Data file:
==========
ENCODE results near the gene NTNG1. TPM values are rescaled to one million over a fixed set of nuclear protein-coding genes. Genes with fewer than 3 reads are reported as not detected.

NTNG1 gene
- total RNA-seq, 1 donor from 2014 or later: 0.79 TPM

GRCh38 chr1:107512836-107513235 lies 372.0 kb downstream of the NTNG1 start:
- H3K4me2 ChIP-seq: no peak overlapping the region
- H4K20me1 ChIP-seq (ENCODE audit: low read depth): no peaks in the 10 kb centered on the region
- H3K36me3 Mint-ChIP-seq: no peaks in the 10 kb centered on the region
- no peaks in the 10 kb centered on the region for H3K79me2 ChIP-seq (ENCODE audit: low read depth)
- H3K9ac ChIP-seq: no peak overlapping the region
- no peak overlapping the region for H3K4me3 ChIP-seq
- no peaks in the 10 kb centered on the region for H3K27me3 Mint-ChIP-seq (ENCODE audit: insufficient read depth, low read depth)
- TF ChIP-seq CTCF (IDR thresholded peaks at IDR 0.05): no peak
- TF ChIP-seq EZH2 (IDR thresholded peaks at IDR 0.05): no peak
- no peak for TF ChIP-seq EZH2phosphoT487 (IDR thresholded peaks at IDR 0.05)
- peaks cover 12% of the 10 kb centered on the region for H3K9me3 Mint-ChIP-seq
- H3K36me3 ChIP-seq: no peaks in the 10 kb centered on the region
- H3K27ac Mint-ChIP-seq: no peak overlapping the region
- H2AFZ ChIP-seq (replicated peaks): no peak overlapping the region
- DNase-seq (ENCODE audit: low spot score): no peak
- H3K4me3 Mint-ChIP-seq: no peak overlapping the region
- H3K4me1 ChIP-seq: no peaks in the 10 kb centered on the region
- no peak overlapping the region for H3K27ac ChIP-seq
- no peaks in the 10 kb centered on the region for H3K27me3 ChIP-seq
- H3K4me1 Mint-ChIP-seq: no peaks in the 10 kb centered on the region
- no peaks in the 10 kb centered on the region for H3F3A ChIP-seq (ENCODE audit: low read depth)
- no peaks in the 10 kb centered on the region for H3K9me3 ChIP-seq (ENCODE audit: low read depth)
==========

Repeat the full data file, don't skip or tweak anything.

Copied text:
ENCODE results near the gene NTNG1. TPM values are rescaled to one million over a fixed set of nuclear protein-coding genes. Genes with fewer than 3 reads are reported as not detected.

NTNG1 gene
- total RNA-seq, 1 donor from 2014 or later: 0.79 TPM

GRCh38 chr1:107512836-107513235 lies 372.0 kb downstream of the NTNG1 start:
- H3K4me2 ChIP-seq: no peak overlapping the region
- H4K20me1 ChIP-seq (ENCODE audit: low read depth): no peaks in the 10 kb centered on the region
- H3K36me3 Mint-ChIP-seq: no peaks in the 10 kb centered on the region
- no peaks in the 10 kb centered on the region for H3K79me2 ChIP-seq (ENCODE audit: low read depth)
- H3K9ac ChIP-seq: no peak overlapping the region
- no peak overlapping the region for H3K4me3 ChIP-seq
- no peaks in the 10 kb centered on the region for H3K27me3 Mint-ChIP-seq (ENCODE audit: insufficient read depth, low read depth)
- TF ChIP-seq CTCF (IDR thresholded peaks at IDR 0.05): no peak
- TF ChIP-seq EZH2 (IDR thresholded peaks at IDR 0.05): no peak
- no peak for TF ChIP-seq EZH2phosphoT487 (IDR thresholded peaks at IDR 0.05)
- peaks cover 12% of the 10 kb centered on the region for H3K9me3 Mint-ChIP-seq
- H3K36me3 ChIP-seq: no peaks in the 10 kb centered on the region
- H3K27ac Mint-ChIP-seq: no peak overlapping the region
- H2AFZ ChIP-seq (replicated peaks): no peak overlapping the region
- DNase-seq (ENCODE audit: low spot score): no peak
- H3K4me3 Mint-ChIP-seq: no peak overlapping the region
- H3K4me1 ChIP-seq: no peaks in the 10 kb centered on the region
- no peak overlapping the region for H3K27ac ChIP-seq
- no peaks in the 10 kb centered on the region for H3K27me3 ChIP-seq
- H3K4me1 Mint-ChIP-seq: no peaks in the 10 kb centered on the region
- no peaks in the 10 kb centered on the region for H3F3A ChIP-seq (ENCODE audit: low read depth)
- no peaks in the 10 kb centered on the region for H3K9me3 ChIP-seq (ENCODE audit: low read depth)